The scent of Zambia is mint. I will always remember Zambia that way…
And what a fabulous ride! I look at the profile and choose the afternoon, feeling a half day is safer with the surgical wound healing. Still 95 kms though…
Women and children at the village well…
This is Ida Zulu. We ‘chat’ with gestures and smiles for quite a while, she telling me about all her many grandchildren. She’s proud to be photographed
I come across working water buffalo again, reminds me of south east Asia. And then there are these guys – See what they’re making? It took me a minute to figure it out… dusters! In Asia there were always industrious people making one thing or another by the side of the road… the original gig economy.
I was flying along, delighting in a ride with energy restored, able to power through the dips and up the other side without even down shifting. Flying. Suddenly the road was filled with people and music and matching t-shirts. Ah, a political rally…
There were trucks with a band playing, loud speakers blaring, and a big entrance by the candidate arriving in a convoy of vehicles. And like political rallies everywhere… there was security for the candidate. A suit smiled and nodded and asked me what I was doing there – um, using the road? And eventually and condescendingly encouraged me to continue using it.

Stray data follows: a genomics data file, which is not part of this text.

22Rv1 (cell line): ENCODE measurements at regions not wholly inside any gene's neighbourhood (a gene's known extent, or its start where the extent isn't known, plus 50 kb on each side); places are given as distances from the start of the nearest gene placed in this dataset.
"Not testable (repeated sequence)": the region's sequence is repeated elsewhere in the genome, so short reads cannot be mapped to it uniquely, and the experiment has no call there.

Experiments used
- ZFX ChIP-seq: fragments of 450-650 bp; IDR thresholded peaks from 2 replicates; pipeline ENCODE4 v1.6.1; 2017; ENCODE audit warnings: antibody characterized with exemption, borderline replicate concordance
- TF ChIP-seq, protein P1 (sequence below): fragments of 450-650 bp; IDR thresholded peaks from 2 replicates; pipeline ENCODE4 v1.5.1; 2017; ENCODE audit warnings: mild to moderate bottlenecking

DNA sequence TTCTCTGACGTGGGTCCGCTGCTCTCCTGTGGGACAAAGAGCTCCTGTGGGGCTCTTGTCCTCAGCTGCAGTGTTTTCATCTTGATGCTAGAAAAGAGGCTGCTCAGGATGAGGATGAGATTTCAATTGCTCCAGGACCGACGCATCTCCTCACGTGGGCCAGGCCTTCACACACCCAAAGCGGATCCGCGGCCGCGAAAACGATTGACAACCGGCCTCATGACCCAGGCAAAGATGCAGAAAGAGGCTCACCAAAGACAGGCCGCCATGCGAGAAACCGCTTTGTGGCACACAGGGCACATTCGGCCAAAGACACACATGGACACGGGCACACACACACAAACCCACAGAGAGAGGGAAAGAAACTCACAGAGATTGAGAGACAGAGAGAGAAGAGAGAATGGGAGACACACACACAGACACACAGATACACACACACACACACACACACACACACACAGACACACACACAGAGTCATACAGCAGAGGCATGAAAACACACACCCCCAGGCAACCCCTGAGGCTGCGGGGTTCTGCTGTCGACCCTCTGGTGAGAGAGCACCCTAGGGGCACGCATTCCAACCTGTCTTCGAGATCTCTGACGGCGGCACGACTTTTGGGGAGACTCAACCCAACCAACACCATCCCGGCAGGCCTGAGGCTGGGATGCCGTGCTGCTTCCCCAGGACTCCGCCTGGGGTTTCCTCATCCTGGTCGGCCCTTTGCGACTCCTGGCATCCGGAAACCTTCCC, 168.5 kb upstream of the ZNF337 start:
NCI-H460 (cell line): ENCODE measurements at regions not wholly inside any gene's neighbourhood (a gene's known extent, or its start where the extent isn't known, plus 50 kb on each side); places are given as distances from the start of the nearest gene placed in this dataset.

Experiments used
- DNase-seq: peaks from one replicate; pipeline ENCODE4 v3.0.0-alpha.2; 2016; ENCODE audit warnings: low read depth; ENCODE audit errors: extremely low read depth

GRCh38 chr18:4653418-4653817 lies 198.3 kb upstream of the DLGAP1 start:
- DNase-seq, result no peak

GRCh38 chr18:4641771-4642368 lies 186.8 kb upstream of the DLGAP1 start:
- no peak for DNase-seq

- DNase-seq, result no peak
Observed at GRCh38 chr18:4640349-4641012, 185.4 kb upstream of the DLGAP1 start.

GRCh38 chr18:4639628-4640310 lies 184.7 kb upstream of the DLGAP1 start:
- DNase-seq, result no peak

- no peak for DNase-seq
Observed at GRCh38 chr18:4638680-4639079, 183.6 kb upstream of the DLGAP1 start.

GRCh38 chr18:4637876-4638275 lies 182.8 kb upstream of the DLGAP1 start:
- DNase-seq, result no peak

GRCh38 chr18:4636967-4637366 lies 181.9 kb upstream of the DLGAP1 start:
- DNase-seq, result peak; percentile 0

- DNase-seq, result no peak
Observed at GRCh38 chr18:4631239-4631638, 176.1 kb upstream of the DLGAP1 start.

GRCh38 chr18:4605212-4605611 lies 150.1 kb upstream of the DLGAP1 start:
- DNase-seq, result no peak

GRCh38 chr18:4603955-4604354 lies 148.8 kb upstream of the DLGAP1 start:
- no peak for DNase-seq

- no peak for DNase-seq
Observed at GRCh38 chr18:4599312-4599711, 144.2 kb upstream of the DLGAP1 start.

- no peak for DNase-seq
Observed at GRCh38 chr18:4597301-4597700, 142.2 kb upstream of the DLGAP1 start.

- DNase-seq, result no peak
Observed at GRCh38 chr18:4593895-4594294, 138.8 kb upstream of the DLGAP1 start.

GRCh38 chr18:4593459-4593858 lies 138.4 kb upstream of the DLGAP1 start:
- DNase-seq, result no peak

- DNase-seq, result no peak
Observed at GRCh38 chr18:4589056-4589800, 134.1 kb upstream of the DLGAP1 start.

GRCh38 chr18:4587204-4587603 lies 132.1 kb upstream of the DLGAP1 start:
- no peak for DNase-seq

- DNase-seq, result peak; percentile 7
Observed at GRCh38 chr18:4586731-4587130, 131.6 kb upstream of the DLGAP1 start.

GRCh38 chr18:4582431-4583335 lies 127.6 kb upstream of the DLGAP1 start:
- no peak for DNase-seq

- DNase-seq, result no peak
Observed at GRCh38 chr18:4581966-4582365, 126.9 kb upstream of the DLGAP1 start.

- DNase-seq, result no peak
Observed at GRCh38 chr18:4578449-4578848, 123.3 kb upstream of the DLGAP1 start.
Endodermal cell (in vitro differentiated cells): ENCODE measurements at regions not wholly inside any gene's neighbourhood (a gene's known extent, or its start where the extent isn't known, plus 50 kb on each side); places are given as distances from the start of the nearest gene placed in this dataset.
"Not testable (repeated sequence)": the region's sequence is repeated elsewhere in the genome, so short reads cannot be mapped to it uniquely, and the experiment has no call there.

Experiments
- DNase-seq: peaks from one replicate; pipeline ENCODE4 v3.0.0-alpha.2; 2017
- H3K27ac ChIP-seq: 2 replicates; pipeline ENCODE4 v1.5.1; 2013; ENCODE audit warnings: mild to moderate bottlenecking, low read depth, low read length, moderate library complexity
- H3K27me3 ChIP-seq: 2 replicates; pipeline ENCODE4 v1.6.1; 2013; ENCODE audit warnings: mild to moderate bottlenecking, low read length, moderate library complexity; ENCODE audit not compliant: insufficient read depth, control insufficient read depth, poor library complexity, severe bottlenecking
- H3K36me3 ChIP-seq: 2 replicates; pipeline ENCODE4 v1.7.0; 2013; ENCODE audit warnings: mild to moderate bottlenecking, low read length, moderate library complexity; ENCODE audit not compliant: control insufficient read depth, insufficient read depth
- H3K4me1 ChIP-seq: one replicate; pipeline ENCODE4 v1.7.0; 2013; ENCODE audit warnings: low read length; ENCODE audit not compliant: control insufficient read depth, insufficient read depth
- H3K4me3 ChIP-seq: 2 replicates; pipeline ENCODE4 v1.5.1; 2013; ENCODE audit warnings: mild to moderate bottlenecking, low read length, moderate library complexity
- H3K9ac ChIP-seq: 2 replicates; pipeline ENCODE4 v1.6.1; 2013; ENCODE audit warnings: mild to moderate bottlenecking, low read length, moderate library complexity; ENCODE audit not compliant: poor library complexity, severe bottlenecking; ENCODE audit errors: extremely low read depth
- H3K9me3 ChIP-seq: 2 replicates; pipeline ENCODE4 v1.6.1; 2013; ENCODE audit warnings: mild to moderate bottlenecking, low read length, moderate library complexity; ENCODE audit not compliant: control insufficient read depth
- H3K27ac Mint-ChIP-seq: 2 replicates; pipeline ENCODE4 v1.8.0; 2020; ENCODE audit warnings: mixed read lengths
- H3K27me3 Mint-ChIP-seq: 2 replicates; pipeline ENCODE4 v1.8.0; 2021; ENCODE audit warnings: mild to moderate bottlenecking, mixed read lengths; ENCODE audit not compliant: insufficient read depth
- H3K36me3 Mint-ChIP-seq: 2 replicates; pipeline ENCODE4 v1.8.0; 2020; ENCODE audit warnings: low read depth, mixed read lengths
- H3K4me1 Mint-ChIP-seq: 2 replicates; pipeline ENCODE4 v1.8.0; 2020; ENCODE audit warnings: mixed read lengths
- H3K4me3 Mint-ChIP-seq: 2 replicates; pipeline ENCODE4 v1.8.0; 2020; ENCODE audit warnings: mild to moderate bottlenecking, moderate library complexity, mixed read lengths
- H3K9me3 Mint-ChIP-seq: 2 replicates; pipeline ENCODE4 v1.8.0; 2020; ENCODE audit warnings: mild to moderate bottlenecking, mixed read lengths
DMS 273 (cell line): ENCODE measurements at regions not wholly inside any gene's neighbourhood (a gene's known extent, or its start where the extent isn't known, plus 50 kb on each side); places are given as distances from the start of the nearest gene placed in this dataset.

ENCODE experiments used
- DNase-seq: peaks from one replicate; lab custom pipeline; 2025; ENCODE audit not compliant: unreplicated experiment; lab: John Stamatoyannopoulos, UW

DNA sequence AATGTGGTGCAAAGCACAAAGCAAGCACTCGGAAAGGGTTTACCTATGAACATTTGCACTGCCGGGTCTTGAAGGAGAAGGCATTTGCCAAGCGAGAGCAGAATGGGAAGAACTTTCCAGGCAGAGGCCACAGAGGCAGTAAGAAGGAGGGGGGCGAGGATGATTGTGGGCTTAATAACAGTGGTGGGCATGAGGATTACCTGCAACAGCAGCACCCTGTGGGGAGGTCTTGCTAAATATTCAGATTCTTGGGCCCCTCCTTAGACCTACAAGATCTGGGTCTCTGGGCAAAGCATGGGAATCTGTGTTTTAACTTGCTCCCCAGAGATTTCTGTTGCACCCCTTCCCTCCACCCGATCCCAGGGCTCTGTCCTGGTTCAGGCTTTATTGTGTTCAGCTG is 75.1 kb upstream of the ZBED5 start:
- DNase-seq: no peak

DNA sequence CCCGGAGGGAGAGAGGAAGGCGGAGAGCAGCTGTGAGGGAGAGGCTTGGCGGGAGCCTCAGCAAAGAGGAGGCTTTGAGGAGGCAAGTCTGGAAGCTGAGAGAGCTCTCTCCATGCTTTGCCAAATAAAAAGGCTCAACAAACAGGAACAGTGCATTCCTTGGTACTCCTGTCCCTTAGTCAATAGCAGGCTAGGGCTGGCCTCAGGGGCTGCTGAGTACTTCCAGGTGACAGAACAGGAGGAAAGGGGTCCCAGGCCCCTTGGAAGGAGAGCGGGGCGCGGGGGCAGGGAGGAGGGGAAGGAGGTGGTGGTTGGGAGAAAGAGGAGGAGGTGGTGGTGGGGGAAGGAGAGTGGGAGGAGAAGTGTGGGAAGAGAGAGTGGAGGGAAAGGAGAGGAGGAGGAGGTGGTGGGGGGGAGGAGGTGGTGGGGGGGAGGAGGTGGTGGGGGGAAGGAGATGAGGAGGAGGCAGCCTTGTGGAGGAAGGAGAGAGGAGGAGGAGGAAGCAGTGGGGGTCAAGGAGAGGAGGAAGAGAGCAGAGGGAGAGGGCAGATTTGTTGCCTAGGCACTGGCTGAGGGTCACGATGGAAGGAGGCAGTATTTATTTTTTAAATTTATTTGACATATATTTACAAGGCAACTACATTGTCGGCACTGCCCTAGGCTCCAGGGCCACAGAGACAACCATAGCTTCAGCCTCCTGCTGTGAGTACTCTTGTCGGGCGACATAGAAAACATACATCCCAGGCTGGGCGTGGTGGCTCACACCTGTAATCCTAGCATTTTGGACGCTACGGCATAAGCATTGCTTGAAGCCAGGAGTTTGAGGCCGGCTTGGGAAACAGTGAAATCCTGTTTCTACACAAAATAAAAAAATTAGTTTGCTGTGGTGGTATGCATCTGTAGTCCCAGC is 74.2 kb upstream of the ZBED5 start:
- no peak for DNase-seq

About half way through, the fast front four caught me and thought they were passing me. In fact they seemed to think I’d been plucked from the Road by the Rapture as soon as I left their peripheral vision – or maybe they just assumed I’d cede the road to them and slow down. Whatever.
The leader began to move back to the caboose position, slowing and sliding back in my lane – and almost backed right into me. Meanwhile, another was moving over into me from the right and only a foot ahead, again seemingly thinking I’d POOF! … gone. I had to call out that I was still in fact right there in the bike lane! “Nope, nope still here!”
As we moved along together, me in the bike lane, they beside me on the road edge, I regained the speed I’d had when they caught me – and I briefly left them behind. This went back and forth a time or two, the train working harder now, until two dropped off ‘for water’. Granted they had ridden the morning already, but on the other hand they’re taking turns being pulled by the train while I’m riding alone – much more work.
When the leader lost half his train he also left me behind. But not far behind. The third train passenger was now working hard to stay maybe 200 yards behind the two leaders, and I stayed about about another hundred behind that. I rode in to camp maybe 30 seconds after them.
And to top off the day, I snag a lovely room with cool air and a hot shower. And turkeys! And goats who eat laundry! And beer…
One thought on “Stage 59 – Chipata to Petauke”
Yes, Karen! You are so back! Thank you for sharing.